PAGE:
By Hon. Daniel Dromm, Chairperson, NYC Council Committee on Education
Originally published in the Gotham Gazette on January 25, 2016
Governor Andrew Cuomo’s recently proposed budget plan for education is a mixed bag, but represents a major shift from his attacks on public education in years past. Ultimately, however, his plan falls short by allocating less than $1 billion in new education money this year at a time when public schools are still owed more than $4.4 billion in Campaign for Fiscal Equity (CFE) funding.
The CFE was a lawsuit brought by parents against the State of New York over a decade ago. These parents charged the State with failing to provide public school students with an adequate education. In 2006, the New York State Court of Appeals ruled in favor of the plaintiffs, finding the State in violation of a student’s constitutional right to a “sound and basic education” by underfunding schools.
Nearly ten years later students have still not received the money due to them. The State still owes New York City a staggering $2 billion, leaving our public schools woefully underfunded.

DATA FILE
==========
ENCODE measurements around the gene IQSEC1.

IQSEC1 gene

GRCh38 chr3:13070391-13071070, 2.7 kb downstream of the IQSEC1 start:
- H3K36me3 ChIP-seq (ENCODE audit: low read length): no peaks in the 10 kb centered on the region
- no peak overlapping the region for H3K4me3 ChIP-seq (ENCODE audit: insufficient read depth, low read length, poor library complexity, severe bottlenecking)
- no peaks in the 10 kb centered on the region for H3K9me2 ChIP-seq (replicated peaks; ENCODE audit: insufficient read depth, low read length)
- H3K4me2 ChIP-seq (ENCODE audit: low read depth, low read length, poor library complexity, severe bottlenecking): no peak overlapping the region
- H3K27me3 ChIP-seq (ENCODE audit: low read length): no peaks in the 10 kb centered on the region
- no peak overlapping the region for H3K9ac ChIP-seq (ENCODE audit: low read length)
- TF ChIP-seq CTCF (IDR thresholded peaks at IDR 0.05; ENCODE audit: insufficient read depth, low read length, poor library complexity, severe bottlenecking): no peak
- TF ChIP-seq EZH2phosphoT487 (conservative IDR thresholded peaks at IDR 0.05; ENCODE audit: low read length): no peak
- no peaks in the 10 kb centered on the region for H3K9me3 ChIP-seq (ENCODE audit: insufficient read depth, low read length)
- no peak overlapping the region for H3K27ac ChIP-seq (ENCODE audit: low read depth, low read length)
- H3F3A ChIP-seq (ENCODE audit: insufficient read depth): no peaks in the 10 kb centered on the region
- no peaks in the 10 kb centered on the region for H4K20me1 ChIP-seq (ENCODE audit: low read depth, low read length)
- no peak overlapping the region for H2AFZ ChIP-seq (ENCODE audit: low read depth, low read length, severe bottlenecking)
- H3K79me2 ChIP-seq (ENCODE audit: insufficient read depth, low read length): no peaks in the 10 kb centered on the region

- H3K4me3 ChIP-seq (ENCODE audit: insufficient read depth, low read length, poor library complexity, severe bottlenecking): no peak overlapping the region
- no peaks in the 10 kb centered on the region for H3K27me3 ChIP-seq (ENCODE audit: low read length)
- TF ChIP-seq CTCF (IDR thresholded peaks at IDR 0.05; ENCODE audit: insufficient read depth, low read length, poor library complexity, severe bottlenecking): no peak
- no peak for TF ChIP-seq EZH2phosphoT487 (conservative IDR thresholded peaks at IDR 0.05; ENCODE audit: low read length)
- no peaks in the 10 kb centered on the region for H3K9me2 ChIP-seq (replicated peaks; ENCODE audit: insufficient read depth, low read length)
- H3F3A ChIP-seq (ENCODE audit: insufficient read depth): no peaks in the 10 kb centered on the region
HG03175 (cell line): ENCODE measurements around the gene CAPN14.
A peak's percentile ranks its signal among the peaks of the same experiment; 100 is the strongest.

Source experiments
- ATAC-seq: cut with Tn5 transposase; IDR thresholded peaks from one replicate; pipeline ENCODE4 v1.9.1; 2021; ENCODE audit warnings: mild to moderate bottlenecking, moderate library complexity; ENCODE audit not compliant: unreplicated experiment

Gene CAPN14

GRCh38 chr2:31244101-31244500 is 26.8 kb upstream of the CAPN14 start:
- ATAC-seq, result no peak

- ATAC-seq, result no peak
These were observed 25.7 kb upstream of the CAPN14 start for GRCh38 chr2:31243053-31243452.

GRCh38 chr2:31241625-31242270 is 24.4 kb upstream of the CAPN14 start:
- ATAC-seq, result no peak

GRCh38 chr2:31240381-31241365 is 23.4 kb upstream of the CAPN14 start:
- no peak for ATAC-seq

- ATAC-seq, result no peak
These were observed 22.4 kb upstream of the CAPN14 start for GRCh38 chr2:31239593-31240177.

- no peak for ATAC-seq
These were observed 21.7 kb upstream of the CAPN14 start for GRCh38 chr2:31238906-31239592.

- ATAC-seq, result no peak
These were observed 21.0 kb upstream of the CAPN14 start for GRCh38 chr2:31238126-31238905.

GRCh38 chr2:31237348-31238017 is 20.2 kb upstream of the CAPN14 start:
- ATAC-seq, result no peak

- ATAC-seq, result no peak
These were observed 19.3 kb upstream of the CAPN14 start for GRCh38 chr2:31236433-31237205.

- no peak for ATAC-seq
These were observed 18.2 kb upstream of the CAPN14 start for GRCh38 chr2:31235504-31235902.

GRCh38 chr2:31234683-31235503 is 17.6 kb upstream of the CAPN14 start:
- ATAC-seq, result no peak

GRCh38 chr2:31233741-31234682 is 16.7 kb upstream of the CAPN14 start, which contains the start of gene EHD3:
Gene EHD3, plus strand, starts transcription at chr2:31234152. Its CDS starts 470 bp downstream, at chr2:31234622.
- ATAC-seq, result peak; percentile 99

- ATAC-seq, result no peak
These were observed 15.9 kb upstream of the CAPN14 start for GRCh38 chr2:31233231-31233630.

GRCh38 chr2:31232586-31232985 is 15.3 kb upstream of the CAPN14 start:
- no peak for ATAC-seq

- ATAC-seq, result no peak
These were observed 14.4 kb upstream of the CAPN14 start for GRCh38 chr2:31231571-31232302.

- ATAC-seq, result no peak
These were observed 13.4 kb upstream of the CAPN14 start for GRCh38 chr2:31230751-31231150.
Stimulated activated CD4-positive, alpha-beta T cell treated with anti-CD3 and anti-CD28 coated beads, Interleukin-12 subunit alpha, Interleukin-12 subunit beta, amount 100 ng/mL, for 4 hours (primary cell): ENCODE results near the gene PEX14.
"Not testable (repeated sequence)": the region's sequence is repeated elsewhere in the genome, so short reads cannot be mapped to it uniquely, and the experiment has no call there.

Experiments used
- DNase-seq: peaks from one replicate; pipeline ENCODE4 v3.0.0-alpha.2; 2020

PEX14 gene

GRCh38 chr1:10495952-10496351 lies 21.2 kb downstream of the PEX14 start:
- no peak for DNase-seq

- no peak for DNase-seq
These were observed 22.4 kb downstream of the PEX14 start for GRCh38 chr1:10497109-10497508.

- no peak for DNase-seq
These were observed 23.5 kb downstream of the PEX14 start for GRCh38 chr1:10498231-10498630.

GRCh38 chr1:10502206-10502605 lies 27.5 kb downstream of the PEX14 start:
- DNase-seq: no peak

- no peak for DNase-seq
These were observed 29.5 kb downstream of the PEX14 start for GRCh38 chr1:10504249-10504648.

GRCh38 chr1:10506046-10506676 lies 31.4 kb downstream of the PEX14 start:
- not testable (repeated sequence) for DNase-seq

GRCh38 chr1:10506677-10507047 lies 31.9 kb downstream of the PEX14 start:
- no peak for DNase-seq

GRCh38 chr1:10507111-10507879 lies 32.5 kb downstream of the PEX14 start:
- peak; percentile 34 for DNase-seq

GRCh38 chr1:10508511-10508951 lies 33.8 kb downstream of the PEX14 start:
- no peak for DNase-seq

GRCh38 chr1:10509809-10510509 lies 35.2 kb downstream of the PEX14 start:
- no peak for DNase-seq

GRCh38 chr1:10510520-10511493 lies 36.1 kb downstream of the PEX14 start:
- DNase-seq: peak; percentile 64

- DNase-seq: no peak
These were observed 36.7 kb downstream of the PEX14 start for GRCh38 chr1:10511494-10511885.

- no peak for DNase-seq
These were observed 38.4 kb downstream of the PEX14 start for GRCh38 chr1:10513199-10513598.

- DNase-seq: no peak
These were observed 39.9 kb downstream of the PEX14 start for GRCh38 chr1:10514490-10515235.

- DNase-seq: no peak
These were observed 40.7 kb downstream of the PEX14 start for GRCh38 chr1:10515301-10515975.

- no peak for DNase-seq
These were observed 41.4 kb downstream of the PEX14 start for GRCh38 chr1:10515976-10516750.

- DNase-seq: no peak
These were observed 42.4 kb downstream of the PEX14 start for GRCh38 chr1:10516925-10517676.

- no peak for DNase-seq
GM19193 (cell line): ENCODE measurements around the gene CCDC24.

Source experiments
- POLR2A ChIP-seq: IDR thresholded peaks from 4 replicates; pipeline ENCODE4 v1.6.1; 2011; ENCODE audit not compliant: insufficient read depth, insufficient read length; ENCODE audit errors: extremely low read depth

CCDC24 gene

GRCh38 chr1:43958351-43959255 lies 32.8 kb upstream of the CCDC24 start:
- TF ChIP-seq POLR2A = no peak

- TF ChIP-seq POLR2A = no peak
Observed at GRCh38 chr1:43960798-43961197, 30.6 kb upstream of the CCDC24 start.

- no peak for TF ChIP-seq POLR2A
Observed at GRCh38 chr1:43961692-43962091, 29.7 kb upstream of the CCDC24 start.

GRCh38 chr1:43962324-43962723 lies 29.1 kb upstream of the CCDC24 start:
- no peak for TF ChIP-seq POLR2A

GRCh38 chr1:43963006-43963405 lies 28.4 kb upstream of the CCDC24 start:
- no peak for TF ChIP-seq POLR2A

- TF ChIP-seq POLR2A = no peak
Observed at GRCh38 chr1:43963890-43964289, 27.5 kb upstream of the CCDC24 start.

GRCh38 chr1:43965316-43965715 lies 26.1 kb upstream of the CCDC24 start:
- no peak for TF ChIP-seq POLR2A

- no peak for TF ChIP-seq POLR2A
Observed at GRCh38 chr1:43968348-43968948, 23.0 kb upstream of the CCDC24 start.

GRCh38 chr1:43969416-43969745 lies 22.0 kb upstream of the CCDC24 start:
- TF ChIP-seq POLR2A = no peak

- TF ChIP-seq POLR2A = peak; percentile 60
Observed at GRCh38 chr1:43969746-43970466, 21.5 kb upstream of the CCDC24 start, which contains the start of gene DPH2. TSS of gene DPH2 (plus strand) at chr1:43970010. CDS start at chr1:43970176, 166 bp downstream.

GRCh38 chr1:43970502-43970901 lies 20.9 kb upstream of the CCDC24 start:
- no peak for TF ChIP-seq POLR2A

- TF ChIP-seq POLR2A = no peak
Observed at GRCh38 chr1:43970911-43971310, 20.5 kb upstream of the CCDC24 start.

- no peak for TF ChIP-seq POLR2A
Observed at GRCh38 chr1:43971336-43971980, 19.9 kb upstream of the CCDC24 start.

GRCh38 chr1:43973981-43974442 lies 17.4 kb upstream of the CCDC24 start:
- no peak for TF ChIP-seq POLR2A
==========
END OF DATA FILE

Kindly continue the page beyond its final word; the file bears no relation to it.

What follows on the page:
Even the $1.3 billion school aid increase provided in the 2015-16 budget was not enough to restore the massive cuts our schools suffered earlier in the decade. Public schools in immigrant and low-income communities are particularly affected, most of which are owed over 77% of outstanding CFE dollars.
Just imagine the transformative impact a $4.4 billion dollar investment in public education would have on our children’s lives. If adequately funded, schools would have the ability to hire additional teachers and school support personnel. Among other things, these sorely needed dollars would provide our students with a more robust physical education and help expand arts education in our schools. These CFE funds would bring about a dramatic reduction in class sizes in New York’s most overcrowded school districts. The possibilities are endless.
Credit where credit is due: I am excited that the Governor sees the value of the community school model and recognizes how successful community schools have been in New York City. Supporting students holistically—by offering support groups and child daycare for parents, access to physical and mental healthcare, mentors for students and other valuable services—will make them successful in many ways.
The $100 million he has allocated for community schools is welcome news, but falls short of the $500 million needed considering that these schools have grown exponentially over the past year.
I am hopeful that the Governor’s budget plan signifies a renewed interest in public education. But it’s high time he settles this ten-year-old debt. New York State must deliver the entire $4.4 billion in CFE funding it owes in order to truly do right by our children. Their futures deserve no less.
Read more here.